Oregon's Bridges Among Best Maintained in Nation, but For How Long?

Oregon has done well, but needs federal help and new state-level solutions to fix its crumbling bridges. A new report released today shows that Oregon ranks 7th best nationally in terms of the overall condition of the state’s bridges.

The Fix We’re In For 2013 finds that 5.7 percent of Oregon’s bridges are structurally deficient compared with 11 percent nationwide. 

The report is the latest update from Transportation for America, which produced a similar report in 2011, based on a national database of bridge inspections maintained by the Federal Highway Administration (FWHA). Oregon’s bridge condition improved since the 2011 report, with the share of deficient bridges 
dropping by 0.6 percentage points, from 6.3 to 5.7. 

However, the number of “structurally deficient” bridges is virtually guaranteed to increase over time, as a wave of old bridges reaches the end of their designed lives. Most bridges are designed to last 50 years before major overhaul or replacement. Oregon bridges are nearing that, with an average age of 42, while the average age of the state’s structurally deficient bridges is 56. Furthermore, the 2003 OTIA (Oregon Transportation Investment Act) III State Bridge Delivery Program, which provided $1.6 billion to repair or replace hundreds of aging bridges, has spent most of the funding, and now requires debt repayment. 

“Today, Oregon’s bridges are in good condition thanks to significant investment of state and federal funding in bridge repair and replacement projects. In particular, the Oregon Transportation Investment Act III’s infusion of $1.6 billion into state and local bridges has made a significant dent in our backlog of bridge needs,” said ODOT Director Matthew Garrett. “As we wind down the OTIA program, however, our resources for addressing bridges—from structurally deficient and functionally obsolete spans to those that are vulnerable to a major earthquake—will be nowhere near what we need to maintain our bridges in their current condition. As a result, over time our bridge conditions will deteriorate significantly, and we will see more bridges with traffic restrictions that will harm Oregon’s economy.”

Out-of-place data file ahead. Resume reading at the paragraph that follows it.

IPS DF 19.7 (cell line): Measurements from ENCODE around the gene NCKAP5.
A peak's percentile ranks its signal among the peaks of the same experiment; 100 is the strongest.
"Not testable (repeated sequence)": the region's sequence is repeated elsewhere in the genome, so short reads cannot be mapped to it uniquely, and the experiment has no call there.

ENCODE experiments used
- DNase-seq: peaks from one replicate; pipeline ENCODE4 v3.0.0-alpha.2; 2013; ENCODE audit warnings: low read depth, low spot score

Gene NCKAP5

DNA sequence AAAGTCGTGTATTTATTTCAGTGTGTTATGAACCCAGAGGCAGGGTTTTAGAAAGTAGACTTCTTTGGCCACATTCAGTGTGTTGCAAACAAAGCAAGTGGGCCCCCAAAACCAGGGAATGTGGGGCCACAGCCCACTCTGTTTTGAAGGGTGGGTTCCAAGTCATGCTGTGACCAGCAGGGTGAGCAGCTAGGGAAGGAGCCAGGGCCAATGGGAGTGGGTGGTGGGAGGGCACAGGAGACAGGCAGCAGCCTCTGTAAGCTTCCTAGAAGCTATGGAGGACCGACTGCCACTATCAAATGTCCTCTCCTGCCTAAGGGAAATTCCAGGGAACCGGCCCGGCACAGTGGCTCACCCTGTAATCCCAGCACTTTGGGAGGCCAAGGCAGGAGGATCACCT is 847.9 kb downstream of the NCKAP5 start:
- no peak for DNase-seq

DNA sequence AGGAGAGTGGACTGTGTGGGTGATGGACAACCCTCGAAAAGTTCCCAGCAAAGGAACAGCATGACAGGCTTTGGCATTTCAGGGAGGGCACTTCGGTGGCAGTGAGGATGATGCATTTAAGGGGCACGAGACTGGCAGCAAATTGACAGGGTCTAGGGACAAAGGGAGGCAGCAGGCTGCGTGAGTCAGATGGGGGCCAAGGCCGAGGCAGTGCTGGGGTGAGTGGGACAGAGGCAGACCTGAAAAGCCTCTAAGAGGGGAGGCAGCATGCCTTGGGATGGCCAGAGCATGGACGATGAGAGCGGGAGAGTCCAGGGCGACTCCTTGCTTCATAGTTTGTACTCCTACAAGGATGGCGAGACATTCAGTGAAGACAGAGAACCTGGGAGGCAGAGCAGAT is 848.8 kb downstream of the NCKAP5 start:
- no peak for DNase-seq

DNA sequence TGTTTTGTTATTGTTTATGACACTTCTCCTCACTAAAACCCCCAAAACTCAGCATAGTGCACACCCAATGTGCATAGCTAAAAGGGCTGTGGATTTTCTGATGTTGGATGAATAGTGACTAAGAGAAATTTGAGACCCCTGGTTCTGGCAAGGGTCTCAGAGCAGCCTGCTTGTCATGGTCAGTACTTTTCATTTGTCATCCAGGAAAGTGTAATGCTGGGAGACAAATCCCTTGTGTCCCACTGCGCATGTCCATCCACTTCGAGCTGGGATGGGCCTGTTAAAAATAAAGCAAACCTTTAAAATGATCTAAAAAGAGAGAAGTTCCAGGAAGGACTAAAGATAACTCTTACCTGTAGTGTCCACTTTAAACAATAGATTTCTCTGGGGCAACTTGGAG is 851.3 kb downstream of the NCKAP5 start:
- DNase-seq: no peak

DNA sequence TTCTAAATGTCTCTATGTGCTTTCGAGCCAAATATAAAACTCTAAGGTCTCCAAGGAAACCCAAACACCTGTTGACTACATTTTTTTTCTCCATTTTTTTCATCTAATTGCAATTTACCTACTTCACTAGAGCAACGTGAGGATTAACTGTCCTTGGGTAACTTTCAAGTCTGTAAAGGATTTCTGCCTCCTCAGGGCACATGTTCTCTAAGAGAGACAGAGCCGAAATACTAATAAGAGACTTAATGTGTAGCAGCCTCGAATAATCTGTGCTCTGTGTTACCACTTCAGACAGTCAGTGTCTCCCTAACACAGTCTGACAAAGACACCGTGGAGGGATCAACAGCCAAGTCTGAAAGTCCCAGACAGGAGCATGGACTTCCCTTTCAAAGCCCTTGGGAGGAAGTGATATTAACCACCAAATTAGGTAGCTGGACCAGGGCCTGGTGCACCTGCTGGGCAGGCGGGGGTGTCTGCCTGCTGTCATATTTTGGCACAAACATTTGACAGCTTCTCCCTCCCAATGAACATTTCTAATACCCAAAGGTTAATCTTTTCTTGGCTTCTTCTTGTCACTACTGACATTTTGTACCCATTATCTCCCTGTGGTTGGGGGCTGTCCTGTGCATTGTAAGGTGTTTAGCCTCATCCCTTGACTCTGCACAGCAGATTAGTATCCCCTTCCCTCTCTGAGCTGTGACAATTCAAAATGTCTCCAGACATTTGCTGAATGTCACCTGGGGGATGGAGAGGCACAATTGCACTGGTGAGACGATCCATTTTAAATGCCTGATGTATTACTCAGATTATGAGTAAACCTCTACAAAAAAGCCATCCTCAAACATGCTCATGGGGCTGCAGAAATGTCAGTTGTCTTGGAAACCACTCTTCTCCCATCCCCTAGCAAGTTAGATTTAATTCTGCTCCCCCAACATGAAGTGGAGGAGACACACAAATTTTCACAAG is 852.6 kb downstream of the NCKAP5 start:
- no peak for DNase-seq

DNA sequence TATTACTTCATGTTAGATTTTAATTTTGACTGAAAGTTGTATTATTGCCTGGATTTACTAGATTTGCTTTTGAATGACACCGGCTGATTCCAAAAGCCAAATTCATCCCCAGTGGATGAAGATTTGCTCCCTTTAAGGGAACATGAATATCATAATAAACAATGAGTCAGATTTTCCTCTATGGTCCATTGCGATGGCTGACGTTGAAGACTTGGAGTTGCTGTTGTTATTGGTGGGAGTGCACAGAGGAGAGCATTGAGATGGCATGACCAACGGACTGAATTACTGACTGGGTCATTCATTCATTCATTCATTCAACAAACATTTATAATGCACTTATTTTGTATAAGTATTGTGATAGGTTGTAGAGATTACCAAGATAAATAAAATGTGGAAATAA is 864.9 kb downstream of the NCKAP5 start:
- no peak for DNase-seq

Almost half of all the nation’s bridges could require major structural investments within the next 15 years. Nearly 67,000 bridges nationwide are classified as “structurally deficient.” FHWA estimates that transportation agencies would need $76 billion to overcome the current backlog of deficient bridges. Without significant federal support, the poor condition of bridges across the country has major implications for safety, mobility and economic activity.

“Allowing roads and bridges to slip into disrepair ultimately costs state and local governments billions more than the cost of regular, timely repair,” said Jason Miner, Executive Director of 1000 Friends of Oregon. “Deferring maintenance of bridges and highways can cost three times as much as preventative repairs. Wise funding for repair makes more money available in the long run, and that’s money for the whole transportation system, from sidewalks to safety improvements.” 

Congress has repeatedly declared the condition and safety of bridges to be of national significance. However, the money to fix them is getting harder to come by with declining gas tax revenues and a fiscal  squeeze at all levels of government. Congress made the prospects for bridges even more uncertain by eliminating a dedicated bridge fund in its recent update of the federal transportation program. The new law also reduced access to funds for 90 percent of structurally deficient bridges, most of which are owned by cash-strapped local governments. Now bridges are left to compete with every other federal budget priority. 

“Preserving Oregon’s existing transportation system is crucial to ensuring prosperity, safety and a higher quality of life,” said James Corless, director of Transportation for America. “The economic and social cost of neglect is simply too high. It is time for our policymakers to shore up our infrastructure and ensure Americans get the most bang for our transportation buck.” 

For more information about Transportation 4 America and this report, visit their website at www.t4america.org.